Because we read the X-Men as “real” people. We know that not all mutants are not the Brotherhood and Magneto. We follow them as ordinary people who come from ordinary backgrounds. While they have extraordinarily dangerous powers, they’re not dangerous people. They date, play baseball, go to bars and movies, and are generally not interested in hurting anyone who isn’t out to hurt them first. For the most part, they want to help.
Joss Whedon had a run on Astonishing X-Men, which was the first comic I picked up after a fifteen-year hiatus. There was a scene where Cyclops confronts the rest of the team over who’s being mind controlled. The team is freaked out because Cyclops is holding a handgun. Cyclops. The mutant whose eye blasts can take down giant robots. And his team is more scared of the 1911 in his hand. Let’s just say it was something that yanked me out of the narrative right quick.
I cannot understand people who say that minorities should be represented everywhere and yet are upset when there are blacks represented in the conservative movement.
The FBI closes its investigation into the Las Vegas shooter without coming to a definitive conclusion as to why.
While the agency found no “single or clear motivating factor” to explain why Stephen Paddock opened fire from his suite in a high-rise casino hotel, Paddock may have been seeking to follow in his father’s criminal footsteps, the FBI said.
Honestly, I’m not surprised. I figured if we were going to find the reason, it would have come out within the first month. Personally, I’m going with Alfred’s explanation.
Last week, the invitations went out. The Wife To Be has been informing me daily of the RSVP count. Also last week, the Wife To Be and I went down to the local courthouse and picked up the marriage license. This, of course, necessitated me leaving all my toys in the car. The deputy manning the metal detector asked me to open my little urban kit. When I showed him the contents, he thought my urban kit was nifty.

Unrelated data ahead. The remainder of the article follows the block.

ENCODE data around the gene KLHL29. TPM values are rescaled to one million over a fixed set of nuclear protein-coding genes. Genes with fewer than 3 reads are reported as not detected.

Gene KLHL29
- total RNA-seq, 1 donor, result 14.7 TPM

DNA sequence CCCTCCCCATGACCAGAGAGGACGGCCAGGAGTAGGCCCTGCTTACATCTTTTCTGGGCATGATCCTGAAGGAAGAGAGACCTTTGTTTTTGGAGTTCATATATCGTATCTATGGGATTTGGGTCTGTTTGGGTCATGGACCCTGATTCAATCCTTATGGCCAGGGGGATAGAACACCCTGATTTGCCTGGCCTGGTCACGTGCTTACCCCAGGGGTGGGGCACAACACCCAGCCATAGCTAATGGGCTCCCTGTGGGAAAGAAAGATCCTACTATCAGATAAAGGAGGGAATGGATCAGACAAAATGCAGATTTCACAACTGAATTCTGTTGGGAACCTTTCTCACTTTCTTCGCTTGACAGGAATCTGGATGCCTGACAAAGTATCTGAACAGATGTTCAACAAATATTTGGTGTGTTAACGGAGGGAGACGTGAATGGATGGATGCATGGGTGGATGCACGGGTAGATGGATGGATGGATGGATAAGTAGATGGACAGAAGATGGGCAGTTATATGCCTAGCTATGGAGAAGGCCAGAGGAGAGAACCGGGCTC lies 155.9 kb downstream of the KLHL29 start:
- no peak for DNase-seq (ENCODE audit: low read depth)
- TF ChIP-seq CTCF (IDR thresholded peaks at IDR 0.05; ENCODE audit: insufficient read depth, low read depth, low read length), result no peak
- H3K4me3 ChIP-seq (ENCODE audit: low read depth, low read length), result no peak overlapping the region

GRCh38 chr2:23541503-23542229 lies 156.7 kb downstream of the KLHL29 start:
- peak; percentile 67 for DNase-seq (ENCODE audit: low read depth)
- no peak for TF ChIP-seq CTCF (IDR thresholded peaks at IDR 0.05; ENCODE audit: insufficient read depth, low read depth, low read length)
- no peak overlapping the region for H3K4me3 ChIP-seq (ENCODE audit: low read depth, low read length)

We also paid off the venue, and then got me outfitted with a new suit. I’ve needed a new suit since none of my other formal clothes fit me anymore. We also splurged on a pair of fancy dress boots. Because I hate laces, even on my formal shoes.
The Wife To Be harried off to Plant City for flowers. She’s considerate enough to understand that I’m not really interested in making floral decisions, but to also take my preferences into consideration.
I have been delegated the task of setting up the wedding playlist. I love technology. It means we don’t have to spend money on a DJ. Especially for a casual reception. The Wife To Be bombarded me with requests, which I duly included, and asked if I would please not make the rest of it metal. I’ve included some metal (because it’s my wedding too), but I’ve duly followed her wishes.
Less than six weeks to go. Damn, this business is starting to get serious.
Heard about this on the Assorted Calibers Podcast. Surprisingly good.
I came across this article on things to consider if you, as a concealed carrier decide to engage an active shooter. For me, this definitely reinforces my opinion of getting my family and friends the fuck out and only engaging if needed.
Still, even with that stance, this article explained some things that have to be considered if that active shooter does cross my path. My big takeaways were:
- Act fast and decisively
- Get close because the bad guy has a rifle and I have a pistol
- Even doing everything right, I still might get shot by the cops – accept it
There is a lot more in the article, so read the whole thing.
This came is as the jury request in the case of Brian Aitken, who was convicted of running afoul of New Jersey gun laws. This is a prime example of why I support jury nullification.
Why did you make us aware at the start of the trial that the law allows a person to carry a weapon if the person is moving or going to the range, and during the trial both the defense and prosecution presented testimony as to whether or not the defendant was in the process of moving, and then in your charge for us to deliberate we are not permitted to take into consideration whether or not we believe the defendant was moving?